Figure 4: Extreme Hs over the German Bight over the past years (left) and number of sever events over the recent years (right).
Besides the wind and waves increases, the North Sea is warming rapidly. It warms twice as fast as the large oceans and its annual average temperature has gone up with 3 degrees during the last 45 years. The annual North Sea temperature is expected to rise with 1.7-3.2 degrees Celsius more until 2100. Warmer sea waters mean more extreme weather. Showers and thunderstorms will become smore active due to those warmer waters, but at the same time the chance of fog will be higher as well. Thunderstorms and fog for instance are of a too small scale to capture for the climate runs presented above. Combined with the earlier mentioned underestimation of the ERA-5 data set and the missing of local sever weather within the models, it is very likely that the increase in both Hs and wind speed is still an underestimation of what we can expect in 2079-2100.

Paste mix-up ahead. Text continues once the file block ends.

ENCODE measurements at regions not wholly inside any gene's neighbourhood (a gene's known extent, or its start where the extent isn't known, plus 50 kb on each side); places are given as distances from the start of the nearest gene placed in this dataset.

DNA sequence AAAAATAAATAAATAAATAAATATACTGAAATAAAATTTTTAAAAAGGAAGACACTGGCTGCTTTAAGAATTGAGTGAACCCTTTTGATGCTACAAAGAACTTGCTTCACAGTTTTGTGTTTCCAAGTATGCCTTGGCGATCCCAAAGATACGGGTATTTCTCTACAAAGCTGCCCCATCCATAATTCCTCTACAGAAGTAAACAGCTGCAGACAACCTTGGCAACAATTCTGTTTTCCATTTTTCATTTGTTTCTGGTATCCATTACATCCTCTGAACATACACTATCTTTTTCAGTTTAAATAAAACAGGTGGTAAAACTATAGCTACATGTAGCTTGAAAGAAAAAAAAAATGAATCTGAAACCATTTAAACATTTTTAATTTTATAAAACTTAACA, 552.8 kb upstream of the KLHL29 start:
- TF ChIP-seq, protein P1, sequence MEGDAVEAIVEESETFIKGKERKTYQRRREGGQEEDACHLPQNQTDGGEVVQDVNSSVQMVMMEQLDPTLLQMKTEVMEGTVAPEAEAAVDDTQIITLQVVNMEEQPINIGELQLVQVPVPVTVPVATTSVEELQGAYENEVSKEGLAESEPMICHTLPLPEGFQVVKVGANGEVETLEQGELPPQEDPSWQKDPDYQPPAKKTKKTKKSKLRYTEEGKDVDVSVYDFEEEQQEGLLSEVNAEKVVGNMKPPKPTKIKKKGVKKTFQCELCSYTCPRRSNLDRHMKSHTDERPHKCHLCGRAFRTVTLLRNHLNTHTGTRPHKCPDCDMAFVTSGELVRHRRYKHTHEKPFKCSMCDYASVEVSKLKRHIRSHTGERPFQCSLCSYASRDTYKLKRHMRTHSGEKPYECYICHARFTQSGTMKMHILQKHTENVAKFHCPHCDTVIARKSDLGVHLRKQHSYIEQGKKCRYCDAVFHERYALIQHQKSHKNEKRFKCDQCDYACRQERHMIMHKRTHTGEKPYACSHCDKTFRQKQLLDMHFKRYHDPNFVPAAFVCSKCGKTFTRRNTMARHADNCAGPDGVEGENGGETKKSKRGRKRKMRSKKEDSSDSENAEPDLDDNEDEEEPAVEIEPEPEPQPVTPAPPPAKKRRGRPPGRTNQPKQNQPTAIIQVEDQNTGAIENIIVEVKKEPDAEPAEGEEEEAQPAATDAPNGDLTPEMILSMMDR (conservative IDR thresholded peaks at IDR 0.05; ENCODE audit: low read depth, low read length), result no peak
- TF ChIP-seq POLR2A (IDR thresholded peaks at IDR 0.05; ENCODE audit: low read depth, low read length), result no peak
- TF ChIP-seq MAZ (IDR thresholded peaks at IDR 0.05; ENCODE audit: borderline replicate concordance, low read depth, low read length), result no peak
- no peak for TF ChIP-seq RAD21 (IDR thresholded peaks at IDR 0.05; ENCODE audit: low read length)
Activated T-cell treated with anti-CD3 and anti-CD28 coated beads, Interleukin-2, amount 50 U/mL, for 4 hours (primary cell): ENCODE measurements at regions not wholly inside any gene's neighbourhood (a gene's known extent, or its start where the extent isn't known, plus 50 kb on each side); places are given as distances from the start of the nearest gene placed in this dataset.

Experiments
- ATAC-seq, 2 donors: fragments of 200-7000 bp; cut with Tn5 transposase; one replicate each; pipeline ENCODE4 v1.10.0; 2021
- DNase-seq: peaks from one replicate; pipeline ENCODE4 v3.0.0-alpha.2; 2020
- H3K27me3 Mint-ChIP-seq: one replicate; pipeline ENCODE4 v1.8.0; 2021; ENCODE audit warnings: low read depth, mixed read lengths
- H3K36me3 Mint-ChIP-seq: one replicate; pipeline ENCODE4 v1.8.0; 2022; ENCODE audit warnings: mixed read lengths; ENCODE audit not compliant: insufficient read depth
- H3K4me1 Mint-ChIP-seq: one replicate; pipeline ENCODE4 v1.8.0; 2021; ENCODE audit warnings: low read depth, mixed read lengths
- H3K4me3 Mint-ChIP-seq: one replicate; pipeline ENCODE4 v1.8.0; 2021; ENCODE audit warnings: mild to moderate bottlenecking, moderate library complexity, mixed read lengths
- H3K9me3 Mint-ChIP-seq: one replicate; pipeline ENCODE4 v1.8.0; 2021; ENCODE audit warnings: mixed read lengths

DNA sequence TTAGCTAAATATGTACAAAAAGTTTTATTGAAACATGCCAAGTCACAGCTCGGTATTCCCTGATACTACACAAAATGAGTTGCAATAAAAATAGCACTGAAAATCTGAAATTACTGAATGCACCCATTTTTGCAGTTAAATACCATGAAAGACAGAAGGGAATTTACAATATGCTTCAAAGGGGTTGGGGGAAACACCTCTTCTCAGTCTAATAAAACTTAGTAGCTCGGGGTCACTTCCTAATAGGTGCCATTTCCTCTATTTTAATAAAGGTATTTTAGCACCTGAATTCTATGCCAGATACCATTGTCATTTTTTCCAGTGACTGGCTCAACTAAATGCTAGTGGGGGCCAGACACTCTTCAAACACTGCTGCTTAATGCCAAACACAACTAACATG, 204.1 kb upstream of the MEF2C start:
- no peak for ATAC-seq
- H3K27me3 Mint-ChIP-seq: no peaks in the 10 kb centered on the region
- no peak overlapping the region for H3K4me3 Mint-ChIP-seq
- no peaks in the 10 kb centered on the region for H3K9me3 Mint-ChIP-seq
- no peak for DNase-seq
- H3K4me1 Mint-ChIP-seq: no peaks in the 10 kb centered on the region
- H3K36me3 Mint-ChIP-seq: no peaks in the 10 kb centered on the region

From this research it became clear that both wind speed and Hs will increase in a future climate. The highest increase will be during severe weather events. Furthermore, the number of severe weather events will increase as well. This is well supported by all discussed climate simulations. Important to note is that those climate simulations might still be an underestimation of what we can really expected in the period from 2079-2100, since the ERA-5 data underestimates wind and waves in general by approximately 10-20%.